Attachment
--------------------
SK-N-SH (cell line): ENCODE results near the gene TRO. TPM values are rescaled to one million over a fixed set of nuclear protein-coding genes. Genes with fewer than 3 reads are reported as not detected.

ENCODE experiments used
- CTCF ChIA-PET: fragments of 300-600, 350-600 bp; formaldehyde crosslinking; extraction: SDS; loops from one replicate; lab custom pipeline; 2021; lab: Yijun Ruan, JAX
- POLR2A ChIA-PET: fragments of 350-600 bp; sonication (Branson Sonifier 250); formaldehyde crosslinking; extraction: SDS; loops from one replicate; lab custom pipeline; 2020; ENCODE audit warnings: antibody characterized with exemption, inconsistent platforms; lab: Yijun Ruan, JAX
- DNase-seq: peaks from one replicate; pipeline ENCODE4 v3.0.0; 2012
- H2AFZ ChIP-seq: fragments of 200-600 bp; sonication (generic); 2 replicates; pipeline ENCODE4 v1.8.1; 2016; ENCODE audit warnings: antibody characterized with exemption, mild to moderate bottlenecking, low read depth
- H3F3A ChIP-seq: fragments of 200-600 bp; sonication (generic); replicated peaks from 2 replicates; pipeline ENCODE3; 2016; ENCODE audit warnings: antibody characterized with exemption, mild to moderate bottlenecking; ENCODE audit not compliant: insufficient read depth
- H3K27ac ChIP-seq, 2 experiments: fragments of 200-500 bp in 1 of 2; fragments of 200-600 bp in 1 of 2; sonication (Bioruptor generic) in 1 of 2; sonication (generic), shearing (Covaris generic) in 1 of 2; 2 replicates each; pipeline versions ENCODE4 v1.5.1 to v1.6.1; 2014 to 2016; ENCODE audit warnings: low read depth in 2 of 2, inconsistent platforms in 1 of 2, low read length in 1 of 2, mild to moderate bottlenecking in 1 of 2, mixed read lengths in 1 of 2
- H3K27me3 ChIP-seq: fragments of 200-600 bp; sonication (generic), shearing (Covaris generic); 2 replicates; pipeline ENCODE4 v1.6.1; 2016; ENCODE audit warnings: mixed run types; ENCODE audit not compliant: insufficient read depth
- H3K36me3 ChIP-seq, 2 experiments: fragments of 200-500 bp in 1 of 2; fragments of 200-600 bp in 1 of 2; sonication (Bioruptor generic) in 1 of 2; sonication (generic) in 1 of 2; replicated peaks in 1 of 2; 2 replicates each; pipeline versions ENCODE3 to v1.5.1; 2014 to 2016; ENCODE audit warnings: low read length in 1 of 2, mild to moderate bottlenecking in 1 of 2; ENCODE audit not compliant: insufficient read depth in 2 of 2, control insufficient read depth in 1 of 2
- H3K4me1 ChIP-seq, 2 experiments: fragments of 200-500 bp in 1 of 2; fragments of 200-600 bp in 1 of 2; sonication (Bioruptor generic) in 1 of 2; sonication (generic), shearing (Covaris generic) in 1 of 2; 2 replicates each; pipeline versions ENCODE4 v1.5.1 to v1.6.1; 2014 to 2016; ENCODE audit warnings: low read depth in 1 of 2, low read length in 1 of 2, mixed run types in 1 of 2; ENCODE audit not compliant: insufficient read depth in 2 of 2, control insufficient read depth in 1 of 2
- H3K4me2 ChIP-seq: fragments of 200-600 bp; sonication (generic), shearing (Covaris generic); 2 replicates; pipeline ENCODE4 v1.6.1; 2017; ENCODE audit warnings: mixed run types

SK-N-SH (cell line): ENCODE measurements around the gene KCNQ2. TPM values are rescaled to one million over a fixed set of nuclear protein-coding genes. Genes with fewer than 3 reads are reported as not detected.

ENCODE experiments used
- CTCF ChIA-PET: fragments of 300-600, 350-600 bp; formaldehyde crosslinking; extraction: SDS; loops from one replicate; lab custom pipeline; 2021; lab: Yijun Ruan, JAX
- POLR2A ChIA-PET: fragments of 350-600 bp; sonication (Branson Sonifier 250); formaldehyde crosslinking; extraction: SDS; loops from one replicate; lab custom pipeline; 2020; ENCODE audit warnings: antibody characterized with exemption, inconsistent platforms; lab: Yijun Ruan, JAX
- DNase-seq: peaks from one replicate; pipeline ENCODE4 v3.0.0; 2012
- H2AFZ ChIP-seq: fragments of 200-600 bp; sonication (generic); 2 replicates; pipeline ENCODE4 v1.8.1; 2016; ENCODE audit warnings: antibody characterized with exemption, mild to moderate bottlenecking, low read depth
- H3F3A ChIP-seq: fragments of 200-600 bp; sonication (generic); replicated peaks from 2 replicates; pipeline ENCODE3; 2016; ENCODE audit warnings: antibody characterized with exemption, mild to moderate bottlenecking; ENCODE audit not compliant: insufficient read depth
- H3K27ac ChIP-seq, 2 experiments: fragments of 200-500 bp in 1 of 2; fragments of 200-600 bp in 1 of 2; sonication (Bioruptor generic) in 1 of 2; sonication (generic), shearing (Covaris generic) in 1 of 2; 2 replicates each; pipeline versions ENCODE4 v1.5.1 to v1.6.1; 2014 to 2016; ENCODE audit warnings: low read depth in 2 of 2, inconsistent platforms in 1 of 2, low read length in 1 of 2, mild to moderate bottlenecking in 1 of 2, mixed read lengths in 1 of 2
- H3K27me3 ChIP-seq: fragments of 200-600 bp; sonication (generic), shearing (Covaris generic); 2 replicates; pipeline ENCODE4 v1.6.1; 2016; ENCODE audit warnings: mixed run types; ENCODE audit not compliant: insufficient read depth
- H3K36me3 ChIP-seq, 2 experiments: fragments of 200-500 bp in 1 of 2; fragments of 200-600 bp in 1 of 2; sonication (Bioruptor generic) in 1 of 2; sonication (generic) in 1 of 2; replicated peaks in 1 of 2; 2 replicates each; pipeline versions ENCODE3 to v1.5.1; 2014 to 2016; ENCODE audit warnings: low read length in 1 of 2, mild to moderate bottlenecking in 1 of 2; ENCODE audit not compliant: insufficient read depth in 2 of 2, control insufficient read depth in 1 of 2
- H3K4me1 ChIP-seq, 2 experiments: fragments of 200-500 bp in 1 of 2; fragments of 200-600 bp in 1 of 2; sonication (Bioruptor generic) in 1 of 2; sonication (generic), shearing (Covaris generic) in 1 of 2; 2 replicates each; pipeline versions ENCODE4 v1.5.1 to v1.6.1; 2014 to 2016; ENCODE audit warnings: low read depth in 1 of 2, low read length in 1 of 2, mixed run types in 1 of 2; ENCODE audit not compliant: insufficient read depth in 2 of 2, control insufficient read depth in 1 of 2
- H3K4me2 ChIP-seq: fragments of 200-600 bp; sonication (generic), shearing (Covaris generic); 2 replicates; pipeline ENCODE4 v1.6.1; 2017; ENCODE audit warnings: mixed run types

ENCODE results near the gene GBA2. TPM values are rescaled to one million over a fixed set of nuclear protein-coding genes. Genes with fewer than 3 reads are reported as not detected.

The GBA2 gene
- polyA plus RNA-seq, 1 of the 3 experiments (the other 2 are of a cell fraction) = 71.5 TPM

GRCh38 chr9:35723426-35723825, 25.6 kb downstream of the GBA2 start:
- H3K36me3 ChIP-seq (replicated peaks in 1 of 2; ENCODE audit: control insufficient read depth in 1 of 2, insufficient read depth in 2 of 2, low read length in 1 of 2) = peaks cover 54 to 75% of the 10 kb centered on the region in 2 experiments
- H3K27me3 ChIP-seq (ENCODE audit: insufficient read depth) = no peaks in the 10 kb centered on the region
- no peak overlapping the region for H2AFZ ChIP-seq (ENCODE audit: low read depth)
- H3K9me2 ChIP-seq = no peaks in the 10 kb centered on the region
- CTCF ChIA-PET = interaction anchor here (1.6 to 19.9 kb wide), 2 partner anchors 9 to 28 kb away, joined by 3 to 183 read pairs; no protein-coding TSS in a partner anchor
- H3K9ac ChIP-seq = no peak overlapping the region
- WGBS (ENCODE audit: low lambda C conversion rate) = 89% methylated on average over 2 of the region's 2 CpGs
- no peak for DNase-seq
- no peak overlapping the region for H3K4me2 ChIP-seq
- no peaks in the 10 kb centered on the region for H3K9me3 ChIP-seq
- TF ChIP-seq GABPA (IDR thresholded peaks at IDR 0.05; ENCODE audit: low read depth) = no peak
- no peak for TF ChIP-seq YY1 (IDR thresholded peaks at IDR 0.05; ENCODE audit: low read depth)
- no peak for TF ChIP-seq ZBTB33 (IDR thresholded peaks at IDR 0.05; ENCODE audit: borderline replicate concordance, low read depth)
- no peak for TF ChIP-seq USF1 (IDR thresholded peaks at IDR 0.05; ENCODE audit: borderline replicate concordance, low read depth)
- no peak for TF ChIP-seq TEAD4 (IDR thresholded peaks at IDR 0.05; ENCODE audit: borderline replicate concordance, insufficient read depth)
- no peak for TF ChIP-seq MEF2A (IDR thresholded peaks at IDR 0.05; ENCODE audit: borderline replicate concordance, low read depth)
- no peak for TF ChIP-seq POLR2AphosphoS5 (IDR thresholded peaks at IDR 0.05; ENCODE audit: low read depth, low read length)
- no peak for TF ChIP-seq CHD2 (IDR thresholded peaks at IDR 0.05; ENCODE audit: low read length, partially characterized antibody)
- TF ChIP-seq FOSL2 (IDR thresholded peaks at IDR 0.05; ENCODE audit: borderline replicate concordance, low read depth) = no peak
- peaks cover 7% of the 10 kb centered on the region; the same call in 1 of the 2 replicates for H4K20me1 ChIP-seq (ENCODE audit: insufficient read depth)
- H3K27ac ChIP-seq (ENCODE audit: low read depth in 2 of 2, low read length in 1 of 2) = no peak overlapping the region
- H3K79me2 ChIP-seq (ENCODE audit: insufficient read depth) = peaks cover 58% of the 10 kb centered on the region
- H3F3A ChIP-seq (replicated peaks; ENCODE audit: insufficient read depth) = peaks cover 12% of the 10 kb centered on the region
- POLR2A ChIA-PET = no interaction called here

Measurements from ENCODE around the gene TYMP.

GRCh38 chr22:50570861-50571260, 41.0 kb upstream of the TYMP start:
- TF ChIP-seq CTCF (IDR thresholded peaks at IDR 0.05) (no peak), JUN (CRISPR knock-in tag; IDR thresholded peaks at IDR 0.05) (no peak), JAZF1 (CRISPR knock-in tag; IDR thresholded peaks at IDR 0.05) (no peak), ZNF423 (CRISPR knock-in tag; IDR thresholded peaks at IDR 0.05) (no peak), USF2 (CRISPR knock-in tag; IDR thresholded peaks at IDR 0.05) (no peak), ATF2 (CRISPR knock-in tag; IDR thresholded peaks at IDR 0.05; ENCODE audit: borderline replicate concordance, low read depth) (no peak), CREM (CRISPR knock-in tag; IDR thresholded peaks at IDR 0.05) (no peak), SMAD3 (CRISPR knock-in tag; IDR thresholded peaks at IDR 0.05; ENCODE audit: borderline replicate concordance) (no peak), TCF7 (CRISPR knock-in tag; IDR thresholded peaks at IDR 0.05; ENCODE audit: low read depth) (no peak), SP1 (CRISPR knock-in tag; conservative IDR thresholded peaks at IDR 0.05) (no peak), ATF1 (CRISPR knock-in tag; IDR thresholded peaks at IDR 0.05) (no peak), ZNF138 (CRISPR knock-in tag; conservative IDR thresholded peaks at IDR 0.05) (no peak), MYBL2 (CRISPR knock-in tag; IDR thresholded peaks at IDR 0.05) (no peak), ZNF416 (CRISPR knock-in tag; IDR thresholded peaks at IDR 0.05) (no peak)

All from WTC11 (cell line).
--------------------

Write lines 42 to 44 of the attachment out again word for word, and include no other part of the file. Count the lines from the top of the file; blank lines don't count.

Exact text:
- no peak for TF ChIP-seq USF1 (IDR thresholded peaks at IDR 0.05; ENCODE audit: borderline replicate concordance, low read depth)
- no peak for TF ChIP-seq TEAD4 (IDR thresholded peaks at IDR 0.05; ENCODE audit: borderline replicate concordance, insufficient read depth)
- no peak for TF ChIP-seq MEF2A (IDR thresholded peaks at IDR 0.05; ENCODE audit: borderline replicate concordance, low read depth)